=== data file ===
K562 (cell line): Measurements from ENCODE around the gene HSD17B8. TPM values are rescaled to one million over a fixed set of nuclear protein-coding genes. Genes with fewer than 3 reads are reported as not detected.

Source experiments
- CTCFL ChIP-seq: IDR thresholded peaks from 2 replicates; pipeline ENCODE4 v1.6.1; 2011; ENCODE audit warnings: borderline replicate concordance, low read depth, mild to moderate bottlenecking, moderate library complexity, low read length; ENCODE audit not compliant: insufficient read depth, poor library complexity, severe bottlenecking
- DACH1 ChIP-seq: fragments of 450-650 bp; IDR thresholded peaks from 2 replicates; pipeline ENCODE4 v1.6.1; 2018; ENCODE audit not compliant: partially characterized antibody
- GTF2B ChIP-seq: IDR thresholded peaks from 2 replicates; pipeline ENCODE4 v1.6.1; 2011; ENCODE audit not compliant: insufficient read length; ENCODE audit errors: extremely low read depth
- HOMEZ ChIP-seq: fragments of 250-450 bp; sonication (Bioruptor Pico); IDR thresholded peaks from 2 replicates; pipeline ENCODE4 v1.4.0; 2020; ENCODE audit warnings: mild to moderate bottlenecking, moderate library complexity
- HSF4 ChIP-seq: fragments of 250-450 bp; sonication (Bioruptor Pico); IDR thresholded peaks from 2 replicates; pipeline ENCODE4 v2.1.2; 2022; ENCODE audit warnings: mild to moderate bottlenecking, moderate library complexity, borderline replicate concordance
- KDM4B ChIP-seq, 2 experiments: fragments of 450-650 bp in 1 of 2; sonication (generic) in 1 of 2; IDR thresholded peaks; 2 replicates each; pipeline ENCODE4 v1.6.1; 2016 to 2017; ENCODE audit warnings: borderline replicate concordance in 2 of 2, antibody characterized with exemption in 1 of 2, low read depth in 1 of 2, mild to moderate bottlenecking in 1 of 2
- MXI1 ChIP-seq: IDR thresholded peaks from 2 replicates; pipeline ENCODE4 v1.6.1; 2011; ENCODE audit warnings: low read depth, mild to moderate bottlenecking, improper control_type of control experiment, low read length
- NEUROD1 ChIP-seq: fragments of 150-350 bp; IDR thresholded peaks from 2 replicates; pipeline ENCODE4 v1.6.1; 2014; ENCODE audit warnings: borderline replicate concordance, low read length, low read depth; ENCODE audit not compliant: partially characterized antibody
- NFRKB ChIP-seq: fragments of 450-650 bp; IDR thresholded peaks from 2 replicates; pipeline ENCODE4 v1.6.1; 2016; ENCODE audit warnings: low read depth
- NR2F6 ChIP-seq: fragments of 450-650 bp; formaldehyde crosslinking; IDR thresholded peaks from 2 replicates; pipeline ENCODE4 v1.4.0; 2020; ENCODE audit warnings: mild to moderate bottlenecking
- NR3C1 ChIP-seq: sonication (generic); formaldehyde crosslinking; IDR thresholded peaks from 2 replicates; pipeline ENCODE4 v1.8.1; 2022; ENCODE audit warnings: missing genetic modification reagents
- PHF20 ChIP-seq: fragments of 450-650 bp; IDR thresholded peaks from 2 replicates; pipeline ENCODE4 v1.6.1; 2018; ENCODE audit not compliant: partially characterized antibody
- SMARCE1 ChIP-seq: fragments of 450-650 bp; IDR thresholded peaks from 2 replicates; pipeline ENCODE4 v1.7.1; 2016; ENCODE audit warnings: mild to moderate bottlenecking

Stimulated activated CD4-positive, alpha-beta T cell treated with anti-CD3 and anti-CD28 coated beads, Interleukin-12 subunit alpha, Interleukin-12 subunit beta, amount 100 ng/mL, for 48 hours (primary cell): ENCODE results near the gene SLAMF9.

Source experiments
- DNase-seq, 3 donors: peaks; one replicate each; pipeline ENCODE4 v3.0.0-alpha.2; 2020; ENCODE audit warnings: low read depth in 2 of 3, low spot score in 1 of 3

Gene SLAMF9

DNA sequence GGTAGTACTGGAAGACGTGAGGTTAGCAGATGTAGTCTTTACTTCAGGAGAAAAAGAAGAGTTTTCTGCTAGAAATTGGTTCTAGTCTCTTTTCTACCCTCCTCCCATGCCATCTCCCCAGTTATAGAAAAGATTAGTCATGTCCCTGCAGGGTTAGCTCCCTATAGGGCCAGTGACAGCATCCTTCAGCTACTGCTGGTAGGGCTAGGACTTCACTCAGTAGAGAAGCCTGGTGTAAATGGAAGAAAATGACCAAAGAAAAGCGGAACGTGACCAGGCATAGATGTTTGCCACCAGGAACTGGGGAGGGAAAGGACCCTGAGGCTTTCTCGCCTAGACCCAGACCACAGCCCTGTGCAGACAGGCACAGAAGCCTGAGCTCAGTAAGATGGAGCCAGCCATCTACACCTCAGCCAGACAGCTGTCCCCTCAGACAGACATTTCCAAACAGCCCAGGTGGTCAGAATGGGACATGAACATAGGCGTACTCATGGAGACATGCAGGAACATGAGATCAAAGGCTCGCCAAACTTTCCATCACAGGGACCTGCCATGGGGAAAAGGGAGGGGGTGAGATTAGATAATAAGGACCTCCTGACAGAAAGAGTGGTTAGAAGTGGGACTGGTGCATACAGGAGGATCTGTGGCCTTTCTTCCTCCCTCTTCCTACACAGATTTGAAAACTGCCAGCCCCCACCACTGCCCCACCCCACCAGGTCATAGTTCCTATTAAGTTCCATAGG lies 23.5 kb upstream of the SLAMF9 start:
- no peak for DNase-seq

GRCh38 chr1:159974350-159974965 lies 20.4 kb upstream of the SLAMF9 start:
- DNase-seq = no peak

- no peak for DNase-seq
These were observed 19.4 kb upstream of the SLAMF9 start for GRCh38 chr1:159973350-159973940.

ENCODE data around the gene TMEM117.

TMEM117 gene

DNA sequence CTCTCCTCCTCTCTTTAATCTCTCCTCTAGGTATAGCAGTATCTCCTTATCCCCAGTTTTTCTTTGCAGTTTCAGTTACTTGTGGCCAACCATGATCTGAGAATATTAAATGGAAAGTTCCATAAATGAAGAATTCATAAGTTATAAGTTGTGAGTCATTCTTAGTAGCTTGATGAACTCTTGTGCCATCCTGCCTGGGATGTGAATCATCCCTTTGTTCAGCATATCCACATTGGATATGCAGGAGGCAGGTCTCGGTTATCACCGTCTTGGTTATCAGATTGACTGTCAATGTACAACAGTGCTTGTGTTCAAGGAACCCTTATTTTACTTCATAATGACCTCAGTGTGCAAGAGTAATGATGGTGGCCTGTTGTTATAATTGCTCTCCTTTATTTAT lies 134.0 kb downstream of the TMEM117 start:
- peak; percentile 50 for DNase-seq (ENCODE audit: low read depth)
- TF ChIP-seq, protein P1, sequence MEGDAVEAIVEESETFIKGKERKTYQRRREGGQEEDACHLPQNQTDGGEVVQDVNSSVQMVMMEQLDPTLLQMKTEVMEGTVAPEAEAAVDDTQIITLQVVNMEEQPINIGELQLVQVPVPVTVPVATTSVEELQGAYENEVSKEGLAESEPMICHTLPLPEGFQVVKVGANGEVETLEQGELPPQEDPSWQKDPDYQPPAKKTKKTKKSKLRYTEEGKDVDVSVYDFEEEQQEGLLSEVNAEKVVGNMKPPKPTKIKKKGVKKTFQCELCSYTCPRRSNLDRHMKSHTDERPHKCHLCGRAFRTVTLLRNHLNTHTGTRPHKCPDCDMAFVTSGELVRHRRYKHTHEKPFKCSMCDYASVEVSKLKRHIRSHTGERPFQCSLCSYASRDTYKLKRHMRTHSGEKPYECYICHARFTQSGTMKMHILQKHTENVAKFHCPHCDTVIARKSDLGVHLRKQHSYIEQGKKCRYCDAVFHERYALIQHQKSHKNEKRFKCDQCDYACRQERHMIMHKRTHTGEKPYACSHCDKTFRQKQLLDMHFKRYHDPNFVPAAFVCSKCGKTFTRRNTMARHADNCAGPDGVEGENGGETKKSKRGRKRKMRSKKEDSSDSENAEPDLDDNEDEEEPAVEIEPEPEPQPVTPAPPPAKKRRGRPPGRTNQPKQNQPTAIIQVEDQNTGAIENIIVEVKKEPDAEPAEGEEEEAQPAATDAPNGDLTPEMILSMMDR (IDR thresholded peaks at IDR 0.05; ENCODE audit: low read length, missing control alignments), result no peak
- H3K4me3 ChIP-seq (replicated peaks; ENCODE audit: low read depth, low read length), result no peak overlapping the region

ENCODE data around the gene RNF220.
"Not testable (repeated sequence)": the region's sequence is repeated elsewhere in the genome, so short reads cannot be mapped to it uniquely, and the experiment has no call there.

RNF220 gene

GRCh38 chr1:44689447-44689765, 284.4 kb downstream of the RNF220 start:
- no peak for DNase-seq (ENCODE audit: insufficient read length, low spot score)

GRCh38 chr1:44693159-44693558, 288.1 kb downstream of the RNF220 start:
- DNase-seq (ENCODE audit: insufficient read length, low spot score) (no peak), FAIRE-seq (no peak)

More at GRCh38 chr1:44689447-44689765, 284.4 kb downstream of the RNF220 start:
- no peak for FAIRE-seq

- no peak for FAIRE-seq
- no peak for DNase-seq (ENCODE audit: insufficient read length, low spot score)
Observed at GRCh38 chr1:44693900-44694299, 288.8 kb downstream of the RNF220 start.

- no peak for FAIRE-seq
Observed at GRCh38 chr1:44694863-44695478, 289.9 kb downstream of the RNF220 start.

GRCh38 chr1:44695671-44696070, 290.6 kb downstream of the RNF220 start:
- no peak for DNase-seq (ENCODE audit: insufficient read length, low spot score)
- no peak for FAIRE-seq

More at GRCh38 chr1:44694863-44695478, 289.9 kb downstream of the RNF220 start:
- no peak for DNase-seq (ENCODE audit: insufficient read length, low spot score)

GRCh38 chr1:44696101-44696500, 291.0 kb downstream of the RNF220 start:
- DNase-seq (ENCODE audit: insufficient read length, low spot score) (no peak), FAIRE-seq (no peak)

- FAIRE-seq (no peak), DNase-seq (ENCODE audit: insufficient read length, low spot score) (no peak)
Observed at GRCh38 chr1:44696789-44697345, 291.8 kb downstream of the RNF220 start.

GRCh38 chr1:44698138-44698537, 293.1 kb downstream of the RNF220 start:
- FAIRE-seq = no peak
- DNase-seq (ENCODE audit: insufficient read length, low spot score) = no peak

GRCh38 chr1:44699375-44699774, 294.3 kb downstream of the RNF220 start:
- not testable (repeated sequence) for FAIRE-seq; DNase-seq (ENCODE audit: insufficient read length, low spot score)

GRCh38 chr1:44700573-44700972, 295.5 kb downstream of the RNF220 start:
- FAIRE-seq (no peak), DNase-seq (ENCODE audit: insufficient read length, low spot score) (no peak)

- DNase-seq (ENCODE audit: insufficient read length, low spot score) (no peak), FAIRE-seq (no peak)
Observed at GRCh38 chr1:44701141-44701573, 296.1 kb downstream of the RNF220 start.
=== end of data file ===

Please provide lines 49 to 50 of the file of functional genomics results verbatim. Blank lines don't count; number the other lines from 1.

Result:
More at GRCh38 chr1:44694863-44695478, 289.9 kb downstream of the RNF220 start:
- no peak for DNase-seq (ENCODE audit: insufficient read length, low spot score)